|François Jacob. Source: Nobelprize.org|
Jacob's scientific merits are immense, but it is another aspect of his life that struck me when I discovered more about him in the days following his death. (I read the information below in the post by Zimmer and in an obituary by the French Ministry of Defense.)
In 1940, Jacob joined the French liberation army in England - he was only twenty. Since he was a medical student he served as a medic, participating to campaigns in African countries. Several times he brought back wounded soldiers under enemy fire, and was wounded himself.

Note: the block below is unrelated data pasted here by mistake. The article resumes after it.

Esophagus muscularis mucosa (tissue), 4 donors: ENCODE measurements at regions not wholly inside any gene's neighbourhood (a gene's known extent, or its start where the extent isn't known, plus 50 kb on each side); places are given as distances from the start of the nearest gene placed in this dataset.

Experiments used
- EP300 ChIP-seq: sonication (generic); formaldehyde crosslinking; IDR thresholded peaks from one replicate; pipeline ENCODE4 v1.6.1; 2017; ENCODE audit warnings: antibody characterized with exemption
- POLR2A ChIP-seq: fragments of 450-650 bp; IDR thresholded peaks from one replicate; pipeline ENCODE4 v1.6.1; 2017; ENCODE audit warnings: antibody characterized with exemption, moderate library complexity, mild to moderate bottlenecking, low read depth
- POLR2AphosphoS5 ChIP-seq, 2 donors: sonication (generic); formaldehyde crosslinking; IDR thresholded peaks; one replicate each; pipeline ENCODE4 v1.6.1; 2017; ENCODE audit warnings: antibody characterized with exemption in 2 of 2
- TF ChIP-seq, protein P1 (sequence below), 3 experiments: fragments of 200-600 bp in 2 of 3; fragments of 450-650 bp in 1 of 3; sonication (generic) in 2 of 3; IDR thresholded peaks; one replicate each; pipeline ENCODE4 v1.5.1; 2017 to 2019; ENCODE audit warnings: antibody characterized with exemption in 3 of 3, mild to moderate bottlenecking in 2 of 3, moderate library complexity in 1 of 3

In 1944 he participated to the assault at Utah Beach in Normandy, and a week later he was severely wounded (his arm and his leg) while helping the injured. He was then evacuated to Paris, and was demobilized in 1945.
Jacob finished his medical studies after the war; he wanted to become a surgeon. His wounds, however, prevented him to do so and he turned to biology and research. Needless to say, François Jacob made the best (and more!) of this forced career reconversion.
Jacob was not only a brilliant scientist, he was also a brave man who fought to free his country. May he rest in peace.